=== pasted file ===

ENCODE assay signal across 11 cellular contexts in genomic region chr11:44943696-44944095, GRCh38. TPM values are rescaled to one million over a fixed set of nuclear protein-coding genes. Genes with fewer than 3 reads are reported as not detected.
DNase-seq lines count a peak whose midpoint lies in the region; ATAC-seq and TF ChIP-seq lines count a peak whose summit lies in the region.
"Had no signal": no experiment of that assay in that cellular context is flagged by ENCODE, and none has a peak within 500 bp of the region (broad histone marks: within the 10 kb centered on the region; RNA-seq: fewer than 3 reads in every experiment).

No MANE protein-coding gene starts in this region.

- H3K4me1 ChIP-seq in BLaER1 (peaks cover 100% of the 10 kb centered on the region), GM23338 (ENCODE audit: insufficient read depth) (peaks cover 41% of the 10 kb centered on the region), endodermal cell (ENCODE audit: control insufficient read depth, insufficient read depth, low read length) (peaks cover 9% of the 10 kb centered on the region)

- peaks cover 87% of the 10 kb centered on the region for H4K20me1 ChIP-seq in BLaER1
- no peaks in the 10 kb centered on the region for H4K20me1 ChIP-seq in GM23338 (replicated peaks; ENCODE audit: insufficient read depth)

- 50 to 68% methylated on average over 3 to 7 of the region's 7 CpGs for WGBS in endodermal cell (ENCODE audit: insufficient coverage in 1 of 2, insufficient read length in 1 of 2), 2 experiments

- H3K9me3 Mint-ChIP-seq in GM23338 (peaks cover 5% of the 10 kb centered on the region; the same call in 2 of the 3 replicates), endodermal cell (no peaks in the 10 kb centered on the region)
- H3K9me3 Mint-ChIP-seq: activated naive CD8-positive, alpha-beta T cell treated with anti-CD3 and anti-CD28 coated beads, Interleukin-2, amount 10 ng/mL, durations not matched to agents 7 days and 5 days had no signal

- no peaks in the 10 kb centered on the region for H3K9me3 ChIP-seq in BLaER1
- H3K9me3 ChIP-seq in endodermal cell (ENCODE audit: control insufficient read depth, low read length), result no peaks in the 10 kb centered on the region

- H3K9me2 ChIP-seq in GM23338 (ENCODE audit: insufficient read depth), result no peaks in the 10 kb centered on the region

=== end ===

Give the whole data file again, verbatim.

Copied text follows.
ENCODE assay signal across 11 cellular contexts in genomic region chr11:44943696-44944095, GRCh38. TPM values are rescaled to one million over a fixed set of nuclear protein-coding genes. Genes with fewer than 3 reads are reported as not detected.
DNase-seq lines count a peak whose midpoint lies in the region; ATAC-seq and TF ChIP-seq lines count a peak whose summit lies in the region.
"Had no signal": no experiment of that assay in that cellular context is flagged by ENCODE, and none has a peak within 500 bp of the region (broad histone marks: within the 10 kb centered on the region; RNA-seq: fewer than 3 reads in every experiment).

No MANE protein-coding gene starts in this region.

- H3K4me1 ChIP-seq in BLaER1 (peaks cover 100% of the 10 kb centered on the region), GM23338 (ENCODE audit: insufficient read depth) (peaks cover 41% of the 10 kb centered on the region), endodermal cell (ENCODE audit: control insufficient read depth, insufficient read depth, low read length) (peaks cover 9% of the 10 kb centered on the region)

- peaks cover 87% of the 10 kb centered on the region for H4K20me1 ChIP-seq in BLaER1
- no peaks in the 10 kb centered on the region for H4K20me1 ChIP-seq in GM23338 (replicated peaks; ENCODE audit: insufficient read depth)

- 50 to 68% methylated on average over 3 to 7 of the region's 7 CpGs for WGBS in endodermal cell (ENCODE audit: insufficient coverage in 1 of 2, insufficient read length in 1 of 2), 2 experiments

- H3K9me3 Mint-ChIP-seq in GM23338 (peaks cover 5% of the 10 kb centered on the region; the same call in 2 of the 3 replicates), endodermal cell (no peaks in the 10 kb centered on the region)
- H3K9me3 Mint-ChIP-seq: activated naive CD8-positive, alpha-beta T cell treated with anti-CD3 and anti-CD28 coated beads, Interleukin-2, amount 10 ng/mL, durations not matched to agents 7 days and 5 days had no signal

- no peaks in the 10 kb centered on the region for H3K9me3 ChIP-seq in BLaER1
- H3K9me3 ChIP-seq in endodermal cell (ENCODE audit: control insufficient read depth, low read length), result no peaks in the 10 kb centered on the region

- H3K9me2 ChIP-seq in GM23338 (ENCODE audit: insufficient read depth), result no peaks in the 10 kb centered on the region